Many factors of causation lead up to the explosion of World War One. These causations are both preconditions and precipitants. The preconditions are factors that had built up over a long term; whereas the precipitants are catalysts or short term factors. The preconditions are as pointed toward war as the arms race and the treaties, such as the Entente Cordial and the Triple Alliance; or less war intentional such as Nationalism and Imperialism. The precipitants are events that include the assassination of Arch Duke Franz Ferdinand.
Rudyard Kipling’s poem “The White Man’s Burden” articulates the imperialism of the English empire into India, Cambodia, China, and Africa. The English thought it their duty to go out and take over these barbaric nations to civilize them. They justified their act of westernizing and destroying others’ cultures as the “burden’ they were born to bear. “And when your goal is nearest the end for others sought, watch sloth and heathen folly bring all your hopes to nought.” They blamed the ineffectiveness of their efforts on the native’s laziness. They are the ones whose whole world is being flipped upside down; being submerged in a new culture with new laws and strange people. Yet, somehow they are the lazy ones and despite the trails for the white man at the end of the day it is beneficial to the savages.
In the British missionary letters England’s foreign power is once again made apparent. The missionaries are urging the Queen to annex the South Sea Islands because if they don’t the French will. And, Lord have mercy if the French annex the islands instead of England. “The sympathy of the New Herbrides natives are all with Great Britain, hence they long for British protection, while th...
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...s Germany’s time to be a world leader. On the contrary England believed that it was in the world’s best interests if it remained a world power. Both countries are very power hungry and manipulating words to best fit their interests not the wellbeing of other countries. Due to nationalism, countries see other countries as threats. An arms race begins and alliances are formed. So when one thing is added to another, a war explodes and the whole world is involved. Now as a Christian I am not trying to say that God isn’t in control, on the contrary, I find it hard to believe that God would take a step back and allow war to erupt among his entire creation. I believe, through past examples, that it seems more likely that man’s selfish, sinful nature caused preconditions to build up that finally enough was enough and the world found itself submerged in conflict.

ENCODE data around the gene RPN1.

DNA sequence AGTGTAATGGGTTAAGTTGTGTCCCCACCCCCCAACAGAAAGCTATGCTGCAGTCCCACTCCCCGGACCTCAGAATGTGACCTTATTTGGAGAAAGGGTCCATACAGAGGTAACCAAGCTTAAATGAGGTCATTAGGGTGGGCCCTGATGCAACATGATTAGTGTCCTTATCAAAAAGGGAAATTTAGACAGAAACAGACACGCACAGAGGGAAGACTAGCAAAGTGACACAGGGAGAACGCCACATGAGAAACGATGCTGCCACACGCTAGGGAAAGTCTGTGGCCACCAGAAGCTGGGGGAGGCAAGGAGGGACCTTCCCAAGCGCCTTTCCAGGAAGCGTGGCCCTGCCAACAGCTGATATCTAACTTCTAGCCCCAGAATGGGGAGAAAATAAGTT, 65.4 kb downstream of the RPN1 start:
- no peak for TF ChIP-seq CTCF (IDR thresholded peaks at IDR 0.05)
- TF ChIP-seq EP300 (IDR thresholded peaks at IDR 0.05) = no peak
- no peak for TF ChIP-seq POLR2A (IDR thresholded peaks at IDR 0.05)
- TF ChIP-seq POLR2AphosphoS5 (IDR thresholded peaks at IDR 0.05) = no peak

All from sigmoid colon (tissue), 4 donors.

Although Kipling supports the objective of imperialism, he identifies several flaws associated with it. Firstly, he refers to the duties of the empire as a “burden,” which portrays the negative aspects of imperialism. Secondly, he warns the reader that if he “take[s] up the White Man’s burden” (Kipling line 34), “the blame of those [he] better[s]” and “the hate of those [he] guard[s]” will haunt him. Even though he will supposedly be helping the uncolonized by imposing British rule upon them, they will blame him and hate him. Kipling tells the reader that the White Man’s burden is in fact a “burden”: it is a hardship that he takes upon himself for the sake and goodness of the uncolonized peoples.
It may seem like wars start abruptly, with little cause, but usually there is a bigger story. New policies, lack of equality, military influence, and too much government involvement usually stir up the peace initially. These turn the country or area into a ‘powder keg’, ready to explode into war at the smallest spark. Although the assassination of Archduke Francis Ferdinand was the spark of World War I, policies at the time like nationalism and militarism were the underlying causes of the war.
The origins of World War One The Fritz Fisher thesis Fritz Fisher focuses on the Kaiser, Gottlieb von Jagow, Bethmann Hollweg and Helmut von Moltke. These four were the German leading figures at that time; Fischer is convinced that these people were responsible for the outbreak of World War One. Fischer’s three main claims were: 1. Germany was prepared to launch the First World War in order to become a great power. 2. Germany encouraged Austria-Hungary to start a war with Serbia, and continued to do so, even when it seemed clear that such a war could not be localized.
Causes of World War I in Relation to Current Conflicts As the war of the worlds collided between the more democratic Allies and the orthodox Central powers, there were numerous causes to the war in which they can be summed up into the –isms of modern analysis. In the 19th, 20th, and even the 21st century, almost all of the conflicts can be categorized into either one or a combination of those –isms. Nationalism and Extreme Nationalism One of the causes of World War I can be linked to the use of extreme nationalism. An easily abused method, nationalism proved worthy of a war during the Napoleonic Era.